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Jamie Biggar, executive director of, addresses a gathering in Vancouver. Photo by David P. Ball executive director Jamie Biggar recalled how his organization became the torch-bearers for electoral cooperation to defeat Prime Minister Stephen Harper.

"It was like we had built the only surfboard when a big wave hit," he said, reflecting on the swell of support saw in 2011.

Biggar explained the origins of -- young Canadian progressives inspired by Barack Obama's victory in the U.S. -- and the challenges they faced against the web-savvy, highly organized Conservative movement in Canada.

"I think it's important to distinguish between Conservative Canadians, people who vote Conservative, and this group of Conservatives in government right now," Biggar said, noting the destructive impact of Harper's government not just within Canada, but internationally.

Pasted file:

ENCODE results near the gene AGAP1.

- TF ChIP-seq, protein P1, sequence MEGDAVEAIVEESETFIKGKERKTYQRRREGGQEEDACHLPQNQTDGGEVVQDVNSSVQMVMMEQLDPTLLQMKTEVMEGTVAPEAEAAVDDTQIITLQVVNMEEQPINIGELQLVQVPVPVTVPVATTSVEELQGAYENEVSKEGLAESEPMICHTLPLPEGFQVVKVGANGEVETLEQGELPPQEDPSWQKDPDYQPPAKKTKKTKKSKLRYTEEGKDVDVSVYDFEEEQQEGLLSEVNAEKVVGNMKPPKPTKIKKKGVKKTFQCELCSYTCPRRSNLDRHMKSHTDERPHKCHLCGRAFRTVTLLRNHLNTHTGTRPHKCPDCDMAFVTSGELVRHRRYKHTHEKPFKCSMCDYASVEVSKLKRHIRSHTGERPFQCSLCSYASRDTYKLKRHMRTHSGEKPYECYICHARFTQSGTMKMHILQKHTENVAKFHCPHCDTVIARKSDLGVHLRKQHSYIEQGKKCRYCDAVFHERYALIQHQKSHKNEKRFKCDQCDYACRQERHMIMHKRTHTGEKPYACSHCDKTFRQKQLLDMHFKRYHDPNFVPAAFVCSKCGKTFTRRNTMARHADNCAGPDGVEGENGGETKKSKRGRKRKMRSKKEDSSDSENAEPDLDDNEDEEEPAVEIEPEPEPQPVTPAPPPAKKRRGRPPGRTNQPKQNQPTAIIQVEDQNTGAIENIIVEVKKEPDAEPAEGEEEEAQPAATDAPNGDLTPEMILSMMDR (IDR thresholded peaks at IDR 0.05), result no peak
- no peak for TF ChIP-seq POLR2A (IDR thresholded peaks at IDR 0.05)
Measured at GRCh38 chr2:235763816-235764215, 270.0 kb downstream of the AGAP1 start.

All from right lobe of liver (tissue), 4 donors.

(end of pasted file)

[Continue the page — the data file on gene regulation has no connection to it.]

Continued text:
While at the Copenhagen climate talks last December, Biggar had the the "powerful experience" of seeing nations' fervent hopes concentrated in the conference -- and how the Canadian government, working in tandem with the U.S., worked behind 'closed doors' to undermine it.

"We left Copenhagen pissed off, depressed, and hungry to build more political power," Biggar said. 

Biggar and the team celebrated the group's one year anniversary with a call for financial support for its activities.

Currently, in addition to its large-scale campaigns for the robocall inquiry, electoral cooperation and opposition to the crime bill, is also working to build support for candidates in 70 ridings for the next federal elections and is launching an equality campaign to close the gap between the rich and poor between Canada.


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